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Taxi drivers get a fair amount of stick from us lot, who suddenly become backseat experts despite the fact we're often so sozzled we don't even know our own house number, let alone the best route to take to get there.
And to be fair, the staircase does look a little bit like a driveway - as the driver later claimed.
The unnamed driver wheeled down a staircase at 6.30am on Hall Street in Bondi Beach, thinking it was a driveway to nearby apartments.
"I mean it looks like a driveway in, so what happened?" the driver told 9News.
Thing is, it wasn't - and perhaps unsurprisingly, he got himself well and truly stuck.
Left hanging in the balance and unable to reverse out of the predicament, the driver provided a bit of a spectacle to the early morning folk leaving for work... A bit like The Italian Job, just ever so slightly less slick.
Thankfully, the driver wasn't hurt in the incident (other than a fairly bruised ego, I'd imagine), and eventually his Audi Q3 was towed away.
"All the wheels were off the floor so he couldn't reverse," witness Oscar Fowler said.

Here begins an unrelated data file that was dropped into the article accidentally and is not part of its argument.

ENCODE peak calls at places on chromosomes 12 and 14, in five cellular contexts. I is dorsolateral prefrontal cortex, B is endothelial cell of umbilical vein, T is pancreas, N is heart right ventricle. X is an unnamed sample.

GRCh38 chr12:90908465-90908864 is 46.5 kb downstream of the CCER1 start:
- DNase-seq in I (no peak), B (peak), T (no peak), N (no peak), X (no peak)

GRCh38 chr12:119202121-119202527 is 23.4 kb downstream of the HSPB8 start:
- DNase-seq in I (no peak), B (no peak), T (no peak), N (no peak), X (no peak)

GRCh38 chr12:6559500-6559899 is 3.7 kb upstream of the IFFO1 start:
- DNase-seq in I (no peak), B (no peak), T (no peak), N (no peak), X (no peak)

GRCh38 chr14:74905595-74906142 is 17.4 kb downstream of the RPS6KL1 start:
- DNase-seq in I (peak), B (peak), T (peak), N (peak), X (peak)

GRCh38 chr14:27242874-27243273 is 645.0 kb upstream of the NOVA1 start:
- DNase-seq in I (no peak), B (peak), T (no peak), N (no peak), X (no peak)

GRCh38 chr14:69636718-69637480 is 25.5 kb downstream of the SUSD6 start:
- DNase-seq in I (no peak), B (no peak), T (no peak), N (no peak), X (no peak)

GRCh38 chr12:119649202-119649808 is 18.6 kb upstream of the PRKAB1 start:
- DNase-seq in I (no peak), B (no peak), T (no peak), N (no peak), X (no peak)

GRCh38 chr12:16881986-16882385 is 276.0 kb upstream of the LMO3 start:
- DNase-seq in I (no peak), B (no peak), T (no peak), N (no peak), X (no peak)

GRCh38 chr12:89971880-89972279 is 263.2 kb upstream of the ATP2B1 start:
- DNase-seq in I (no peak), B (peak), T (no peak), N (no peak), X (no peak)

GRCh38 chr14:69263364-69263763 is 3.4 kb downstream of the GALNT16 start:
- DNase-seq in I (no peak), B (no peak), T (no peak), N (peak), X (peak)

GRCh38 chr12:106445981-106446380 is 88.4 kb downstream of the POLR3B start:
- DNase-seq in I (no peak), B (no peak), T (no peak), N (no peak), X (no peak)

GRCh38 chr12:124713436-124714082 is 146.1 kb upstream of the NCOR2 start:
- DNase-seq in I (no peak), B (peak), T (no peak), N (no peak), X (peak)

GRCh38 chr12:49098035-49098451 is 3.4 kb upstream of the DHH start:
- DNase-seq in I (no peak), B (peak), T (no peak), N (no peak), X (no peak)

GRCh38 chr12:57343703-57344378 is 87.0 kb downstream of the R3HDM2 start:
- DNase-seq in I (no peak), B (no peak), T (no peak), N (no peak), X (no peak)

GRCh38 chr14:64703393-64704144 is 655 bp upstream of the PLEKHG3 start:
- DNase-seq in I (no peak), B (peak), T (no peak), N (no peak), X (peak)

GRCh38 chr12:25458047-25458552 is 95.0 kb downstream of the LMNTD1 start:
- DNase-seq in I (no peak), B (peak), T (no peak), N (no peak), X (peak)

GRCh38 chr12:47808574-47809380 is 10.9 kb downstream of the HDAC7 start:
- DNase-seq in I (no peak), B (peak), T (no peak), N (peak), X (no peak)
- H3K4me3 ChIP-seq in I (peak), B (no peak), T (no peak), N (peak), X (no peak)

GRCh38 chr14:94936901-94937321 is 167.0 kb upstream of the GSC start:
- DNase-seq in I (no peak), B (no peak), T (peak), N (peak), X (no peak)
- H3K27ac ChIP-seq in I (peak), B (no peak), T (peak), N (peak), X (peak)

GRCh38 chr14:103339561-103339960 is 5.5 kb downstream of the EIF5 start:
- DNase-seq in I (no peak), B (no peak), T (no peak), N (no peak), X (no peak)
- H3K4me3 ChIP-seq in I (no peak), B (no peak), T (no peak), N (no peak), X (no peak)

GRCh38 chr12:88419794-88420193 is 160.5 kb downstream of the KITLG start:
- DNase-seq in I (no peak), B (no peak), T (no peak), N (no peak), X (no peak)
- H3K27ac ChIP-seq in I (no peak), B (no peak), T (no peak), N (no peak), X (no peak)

"He was just flustered."
He added: "It was a bit of shock, the bloke was just sitting in his car though. No one got hurt or anything."
Another witness said: "[He] came out to make some money as an Uber driver, but he'll be getting an Uber home."
The stairs will need to be repaired after suffering some damage, but according to 9News, police have said it's unlikely the driver will face any charges.
LADbible has contacted Uber for comment.
At least the driver's mishap may have not been spotted by anyone requesting a ride - as it turns out the little cars you see on Uber maps aren't necessarily the ones you're requesting.
It turns out they're actually just a graphical representation of the potential cars that are out there, and Uber instead uses 'best matching' to connect riders with drivers, rather than the closest ride to you - meaning the driver in Bondi hopefully didn't display on screen as a stationery car stuck on a staircase.
"Our goal is for the number of cars and their location to be as accurate as possible in real time," an Uber spokesperson told Mashable.
"Latency is one reason this is not always possible. Another reason is that the app only shows the nearest eight cars to avoid cluttering the screen.
"Also, to protect the safety of drivers, in some volatile situations, the app doesn't show the specific location of individual cars until the ride is requested."
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